SALMON — Blacksmith Hayden Ramey plans to transform the world, one sculpture or piece of functional metal art at a time.
At just 24, Ramey is the owner of his own business, has sold pieces of his metal artwork in this country and in far-flung places such as Australia, and has more commissions pending than he can complete in the near future.
Ramey, a Salmon High School graduate whose family home and restaurant — the Broken Arrow — sits roughly 40 miles north of Salmon, has a work ethic that was honed during his years performing every menial and high-level task at the family’s eatery.
As a child, Ramey learned to weld from his father and found the process fascinating. In his teens, he followed an urge to create objects of art and successfully traded sculptures of skiers to the operators of Lost Trail Ski Area, where the objects were given as medals to the winners of various competitions and where Ramey, in exchange, received season passes.
The artist’s reluctance to follow in the steps of those who have gone before and instead create his own path through life has led to surprising rewards and a clear sense of direction that is unusual in one so young.
Ramey’s early efforts at fashioning sculptures culminated in a Native American headdress that he created, which entailed untold hours of work, from sheet metal. The design and the almost palpable presence of the outsized headdress, from aluminum and with copper accents, is enough to persuade even the most amateur art enthusiast that Ramey is gifted in both imagination and skill.
Every piece was cut and textured by hand and he used a welder to join pieces together. He fired the metal at different temperatures to pull out color.
“It has its own life,” Ramey said of the headdress, which now hangs on a wall in the family restaurant. “I use hand tools and try to be ingenious with my resources.
“For example, when it comes to getting some of the contours and depth out of the metal, I tend to use wood. I might build a contour into a stump, then take the metal while it’s hot and form it to that contour. Instead of using a die, I make my own die out of the wood.”
Ramey is modest about his talent but he does concede that he is fortunate, in that he is following his passion, or bliss, and that happens to coincide nicely with making a living. His work, which includes dreamcatchers hammered from metal in a kind of melding of inspiration and material, drives him forward to the next destination: yet another piece of art representing a collaboration between the artist and his medium.
“I have a strong personality,” he said. “In order to make metal look appealing you have to beat it up. When you take raw metal and subject it to hammering, it begins to have character and shape. It’s like writing a song: you take little pieces and, by the time you assemble it all, it has its own soul.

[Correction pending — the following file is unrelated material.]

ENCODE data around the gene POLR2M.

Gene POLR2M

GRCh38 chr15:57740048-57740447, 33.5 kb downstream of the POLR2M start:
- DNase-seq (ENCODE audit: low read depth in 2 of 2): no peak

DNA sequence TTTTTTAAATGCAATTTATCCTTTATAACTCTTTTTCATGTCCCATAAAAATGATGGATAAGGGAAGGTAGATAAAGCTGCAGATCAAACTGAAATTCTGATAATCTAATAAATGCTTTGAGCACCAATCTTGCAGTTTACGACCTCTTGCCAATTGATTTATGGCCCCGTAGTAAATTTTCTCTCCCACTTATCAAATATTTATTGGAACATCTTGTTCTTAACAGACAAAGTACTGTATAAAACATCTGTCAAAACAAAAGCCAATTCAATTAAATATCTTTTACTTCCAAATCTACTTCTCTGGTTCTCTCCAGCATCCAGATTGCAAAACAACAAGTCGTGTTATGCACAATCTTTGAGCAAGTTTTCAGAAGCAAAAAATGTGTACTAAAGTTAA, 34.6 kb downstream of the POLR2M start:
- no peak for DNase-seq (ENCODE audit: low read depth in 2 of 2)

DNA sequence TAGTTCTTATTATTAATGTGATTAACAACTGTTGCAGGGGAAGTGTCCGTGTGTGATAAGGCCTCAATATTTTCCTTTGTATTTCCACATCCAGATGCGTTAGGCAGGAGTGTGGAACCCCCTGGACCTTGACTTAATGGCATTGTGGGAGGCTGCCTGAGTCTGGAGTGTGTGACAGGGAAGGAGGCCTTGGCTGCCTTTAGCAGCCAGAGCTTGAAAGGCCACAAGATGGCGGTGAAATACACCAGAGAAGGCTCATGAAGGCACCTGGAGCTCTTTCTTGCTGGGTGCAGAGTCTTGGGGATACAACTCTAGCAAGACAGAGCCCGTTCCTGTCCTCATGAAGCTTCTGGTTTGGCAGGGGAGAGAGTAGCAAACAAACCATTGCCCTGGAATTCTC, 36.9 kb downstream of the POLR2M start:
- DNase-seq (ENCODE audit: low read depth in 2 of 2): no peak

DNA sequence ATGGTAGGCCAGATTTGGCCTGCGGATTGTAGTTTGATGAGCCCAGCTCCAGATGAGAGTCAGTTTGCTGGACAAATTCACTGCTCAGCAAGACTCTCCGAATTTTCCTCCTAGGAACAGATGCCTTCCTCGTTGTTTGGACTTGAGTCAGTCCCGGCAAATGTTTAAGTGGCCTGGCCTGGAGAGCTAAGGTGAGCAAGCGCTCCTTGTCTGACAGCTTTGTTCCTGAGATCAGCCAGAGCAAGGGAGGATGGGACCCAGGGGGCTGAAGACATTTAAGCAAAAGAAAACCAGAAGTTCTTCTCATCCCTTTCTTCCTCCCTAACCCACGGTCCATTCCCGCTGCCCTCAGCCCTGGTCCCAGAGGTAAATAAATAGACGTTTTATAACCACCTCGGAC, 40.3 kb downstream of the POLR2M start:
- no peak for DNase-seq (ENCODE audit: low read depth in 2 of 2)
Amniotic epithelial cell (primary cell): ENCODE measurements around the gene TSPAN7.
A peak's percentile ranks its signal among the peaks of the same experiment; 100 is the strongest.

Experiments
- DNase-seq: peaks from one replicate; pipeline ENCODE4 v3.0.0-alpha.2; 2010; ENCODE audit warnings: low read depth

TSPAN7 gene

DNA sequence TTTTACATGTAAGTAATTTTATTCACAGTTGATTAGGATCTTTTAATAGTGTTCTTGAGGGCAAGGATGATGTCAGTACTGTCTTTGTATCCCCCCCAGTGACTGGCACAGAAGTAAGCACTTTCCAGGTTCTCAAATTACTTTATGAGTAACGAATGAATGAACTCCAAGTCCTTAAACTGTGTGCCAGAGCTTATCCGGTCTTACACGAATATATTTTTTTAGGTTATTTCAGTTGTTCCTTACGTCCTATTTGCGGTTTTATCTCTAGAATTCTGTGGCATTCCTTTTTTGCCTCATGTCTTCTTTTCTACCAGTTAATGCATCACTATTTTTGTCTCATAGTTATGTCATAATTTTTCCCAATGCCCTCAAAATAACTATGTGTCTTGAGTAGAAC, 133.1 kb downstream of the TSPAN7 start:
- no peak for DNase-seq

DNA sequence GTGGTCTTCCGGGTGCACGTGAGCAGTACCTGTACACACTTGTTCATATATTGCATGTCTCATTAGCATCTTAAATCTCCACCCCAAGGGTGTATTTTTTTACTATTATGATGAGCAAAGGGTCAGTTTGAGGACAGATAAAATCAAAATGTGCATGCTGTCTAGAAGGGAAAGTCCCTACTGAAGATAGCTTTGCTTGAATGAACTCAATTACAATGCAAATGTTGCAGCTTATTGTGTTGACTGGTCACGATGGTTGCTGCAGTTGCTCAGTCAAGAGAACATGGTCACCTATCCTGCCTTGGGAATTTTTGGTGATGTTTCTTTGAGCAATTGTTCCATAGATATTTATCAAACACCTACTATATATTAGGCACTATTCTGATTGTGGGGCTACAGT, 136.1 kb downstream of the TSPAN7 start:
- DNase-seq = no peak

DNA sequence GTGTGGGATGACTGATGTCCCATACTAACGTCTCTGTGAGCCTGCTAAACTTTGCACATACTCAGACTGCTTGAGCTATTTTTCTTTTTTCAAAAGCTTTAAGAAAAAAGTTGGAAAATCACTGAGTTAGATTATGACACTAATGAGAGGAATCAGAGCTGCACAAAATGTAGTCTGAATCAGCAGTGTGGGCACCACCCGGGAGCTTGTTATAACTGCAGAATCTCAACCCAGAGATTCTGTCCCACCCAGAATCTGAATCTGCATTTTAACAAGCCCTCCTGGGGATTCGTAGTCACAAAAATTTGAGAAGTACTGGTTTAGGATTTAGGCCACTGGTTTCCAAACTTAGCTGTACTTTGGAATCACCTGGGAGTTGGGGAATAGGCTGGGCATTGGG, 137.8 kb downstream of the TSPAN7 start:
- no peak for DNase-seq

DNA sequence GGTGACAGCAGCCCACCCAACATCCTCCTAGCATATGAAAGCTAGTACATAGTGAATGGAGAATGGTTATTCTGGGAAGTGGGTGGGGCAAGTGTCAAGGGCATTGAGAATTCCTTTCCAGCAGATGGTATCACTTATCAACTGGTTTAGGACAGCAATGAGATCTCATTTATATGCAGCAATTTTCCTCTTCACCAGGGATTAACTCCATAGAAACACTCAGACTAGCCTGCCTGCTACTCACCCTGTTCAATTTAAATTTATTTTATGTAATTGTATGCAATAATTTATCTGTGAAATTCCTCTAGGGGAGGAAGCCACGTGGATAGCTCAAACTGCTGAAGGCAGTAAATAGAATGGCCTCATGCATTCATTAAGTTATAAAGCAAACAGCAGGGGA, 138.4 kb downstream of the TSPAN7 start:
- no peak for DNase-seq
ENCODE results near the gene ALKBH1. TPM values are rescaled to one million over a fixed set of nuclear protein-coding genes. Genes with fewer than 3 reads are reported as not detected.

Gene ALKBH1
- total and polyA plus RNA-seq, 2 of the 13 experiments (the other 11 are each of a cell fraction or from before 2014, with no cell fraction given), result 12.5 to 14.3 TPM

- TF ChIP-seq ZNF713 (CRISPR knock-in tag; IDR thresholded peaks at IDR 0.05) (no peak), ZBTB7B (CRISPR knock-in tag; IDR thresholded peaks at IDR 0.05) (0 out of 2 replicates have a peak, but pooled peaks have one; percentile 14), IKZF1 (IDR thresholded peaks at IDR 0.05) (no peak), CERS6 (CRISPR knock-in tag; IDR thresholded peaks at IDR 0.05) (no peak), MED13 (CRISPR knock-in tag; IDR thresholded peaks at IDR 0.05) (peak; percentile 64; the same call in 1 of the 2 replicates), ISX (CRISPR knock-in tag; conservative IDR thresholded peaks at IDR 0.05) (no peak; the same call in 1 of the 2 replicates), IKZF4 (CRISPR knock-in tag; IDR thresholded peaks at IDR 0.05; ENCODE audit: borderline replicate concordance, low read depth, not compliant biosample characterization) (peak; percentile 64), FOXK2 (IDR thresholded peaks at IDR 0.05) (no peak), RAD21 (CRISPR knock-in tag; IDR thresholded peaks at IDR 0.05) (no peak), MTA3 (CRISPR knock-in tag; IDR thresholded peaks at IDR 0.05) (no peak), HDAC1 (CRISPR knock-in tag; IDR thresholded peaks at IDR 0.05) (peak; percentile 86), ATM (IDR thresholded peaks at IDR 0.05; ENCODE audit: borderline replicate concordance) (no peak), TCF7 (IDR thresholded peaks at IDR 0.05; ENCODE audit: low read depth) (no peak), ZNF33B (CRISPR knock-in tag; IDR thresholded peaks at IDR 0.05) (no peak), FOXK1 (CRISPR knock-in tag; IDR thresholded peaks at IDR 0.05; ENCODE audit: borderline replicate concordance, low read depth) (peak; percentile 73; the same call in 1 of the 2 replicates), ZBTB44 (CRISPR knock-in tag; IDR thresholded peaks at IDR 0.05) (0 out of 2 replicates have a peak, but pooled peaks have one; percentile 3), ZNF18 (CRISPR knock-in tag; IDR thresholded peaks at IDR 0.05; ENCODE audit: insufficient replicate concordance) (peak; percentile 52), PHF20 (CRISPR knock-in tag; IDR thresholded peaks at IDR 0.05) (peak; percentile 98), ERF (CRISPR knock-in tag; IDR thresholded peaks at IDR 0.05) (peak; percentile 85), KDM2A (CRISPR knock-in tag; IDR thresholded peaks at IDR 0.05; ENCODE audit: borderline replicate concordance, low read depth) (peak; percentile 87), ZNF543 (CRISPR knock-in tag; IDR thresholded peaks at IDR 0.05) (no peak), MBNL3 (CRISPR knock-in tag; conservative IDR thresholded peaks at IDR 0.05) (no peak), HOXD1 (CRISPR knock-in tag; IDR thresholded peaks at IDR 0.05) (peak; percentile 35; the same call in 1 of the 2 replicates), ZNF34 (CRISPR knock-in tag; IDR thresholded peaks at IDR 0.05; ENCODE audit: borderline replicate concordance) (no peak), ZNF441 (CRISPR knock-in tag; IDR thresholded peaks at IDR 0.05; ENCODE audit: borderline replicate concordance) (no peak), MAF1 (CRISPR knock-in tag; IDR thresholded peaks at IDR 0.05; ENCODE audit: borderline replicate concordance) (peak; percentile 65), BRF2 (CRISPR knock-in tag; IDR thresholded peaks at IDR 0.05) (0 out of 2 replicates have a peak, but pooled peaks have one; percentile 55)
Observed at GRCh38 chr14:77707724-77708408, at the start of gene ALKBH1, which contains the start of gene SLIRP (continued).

“Metal will tell you how to work it, but you have to understand what it wants from you. When I face metal and it is looking back at me, I realize we have to find a happy medium. I want it to do what I want it to do, but there is a lot of back and forth, questioning of each other and testing of each other; it’s not an easy task.”
Just minutes of discussion with Ramey makes it clear his aim is one that might be described as spiritual: the revealing of the shape and the essence that is behind the seen object.
“Metal gives me a run for my money every time,” he said. “I’m not just a master of the trade, it’s mastery of your mind, your spirit, your soul. When I’m working with metal, it’s a relationship I’m having. Metal embodies the thoughts in my mind.”
Ramey’s journey is reminiscent of the quest of the hero in stories of yore. The hero sets out on a path and it is the encounters en route that make up the bulk of the tale. The encounters are forms of metamorphosis, as much for the people or animals or objects encountered as for the hero himself.
So it will perhaps be unsurprising to learn Ramey came upon his first forge while walking in a field. The forge, in disuse and subjected to the elements, led to Ramey’s meeting with a blacksmith in Montana with whom Ramey would ultimately apprentice. The shop where he worked produced items for home interiors, including lighting fixtures, and it was there that Ramey learned the practical skills needed to take his own work to another level.
At present, Ramey is applying his craftsmanship to a handrail on a staircase in an upscale home, where he also will fashion a custom chandelier and light fixtures. The vehicle he uses for his business serves as a client’s first clue that he is dealing with a craftsman who is an individualist. The truck is quite literally the marriage of two trucks — one a 1958 Chevy pickup and the other a 1981 Chevy pickup — that Ramey found at a wrecking yard and which he combined to give each new life.
“I’m not only interested in repurposing materials that have been used once or more than once, but I’m also interested in creating an extension of myself that is a tool for my trade; it’s a form of identity,” he said.
It is perhaps this awareness of himself and his desire to express it that separates Ramey from the crowd and which continues to give rise to work that possesses a kind of vitality.
The bulk of Ramey’s commissions come from word of mouth. But his artworks also are on display — and he can be contacted — on his Instagram page by searching for his name, mr_ramco_.